An estate plan can help you map out your future and determine the fate of your assets. Equally as important, your plan can provide your surviving family members with guidance and comfort after your death.
If you have not yet accumulated much wealth, do not have children and have relatively few assets, you may wonder if planning your estate is worth the time. Knowing when to begin planning can help you establish and refine the perfect plan.
Adjusting to adulthood
You can begin estate planning as soon as you reach adulthood. When you no longer fall under the responsibility of your parents, you may want to think about who you would want to make medical or financial decisions on your behalf in an emergency situation. Similarly, as you acquire wealth throughout your life you may want to have a plan in place for the distribution of these assets should you ever suffer incapacitation.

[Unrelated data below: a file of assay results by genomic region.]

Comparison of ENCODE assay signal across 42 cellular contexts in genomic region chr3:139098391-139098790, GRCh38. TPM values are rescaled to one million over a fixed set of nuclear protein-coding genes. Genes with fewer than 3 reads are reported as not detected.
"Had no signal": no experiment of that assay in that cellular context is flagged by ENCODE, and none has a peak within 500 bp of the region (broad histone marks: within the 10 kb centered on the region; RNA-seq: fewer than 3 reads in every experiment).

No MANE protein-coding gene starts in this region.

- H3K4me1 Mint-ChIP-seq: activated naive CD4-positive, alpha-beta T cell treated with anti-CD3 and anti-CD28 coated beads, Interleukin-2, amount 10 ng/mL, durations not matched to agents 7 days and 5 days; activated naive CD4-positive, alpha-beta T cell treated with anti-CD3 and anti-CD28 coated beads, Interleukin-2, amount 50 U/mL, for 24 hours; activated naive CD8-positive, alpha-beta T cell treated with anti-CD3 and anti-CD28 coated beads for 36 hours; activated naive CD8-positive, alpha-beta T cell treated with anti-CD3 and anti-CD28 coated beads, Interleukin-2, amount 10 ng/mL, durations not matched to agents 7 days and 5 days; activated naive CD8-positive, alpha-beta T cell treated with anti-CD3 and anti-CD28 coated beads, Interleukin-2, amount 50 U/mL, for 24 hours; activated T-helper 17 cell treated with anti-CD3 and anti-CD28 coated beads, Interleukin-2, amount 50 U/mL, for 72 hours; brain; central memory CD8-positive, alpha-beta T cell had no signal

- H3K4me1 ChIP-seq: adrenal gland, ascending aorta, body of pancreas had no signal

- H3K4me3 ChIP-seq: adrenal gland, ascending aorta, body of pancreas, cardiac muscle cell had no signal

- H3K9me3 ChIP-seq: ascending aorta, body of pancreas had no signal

There is no such thing as too early a time to begin planning. Starting young enables you to refine your plan over time. Adding to your plan as your life progresses is a much more efficient way than having no plan at all and scrambling to organize things when an unexpected circumstance threatens your well-being.
Maintaining your plan
Your estate plan will probably not have everything you want it to have right at the start. With time, you may add or remove parts to keep them aligned with your needs and desires. According to U.S. News, some factors to consider addressing in your plan include the following:
- Guardianship for dependents
- Beneficiary designations
- Health care proxy instructions
- A durable power of attorney
- A written will
- A special-needs trust
Forgetting to update your plan throughout the years could compromise its value. When you experience major life events including marriage, births of children, a substantial change to your income or divorce, make sure your plan reflects these changes. A proactive approach to planning your estate can give you peace of mind that will last a lifetime.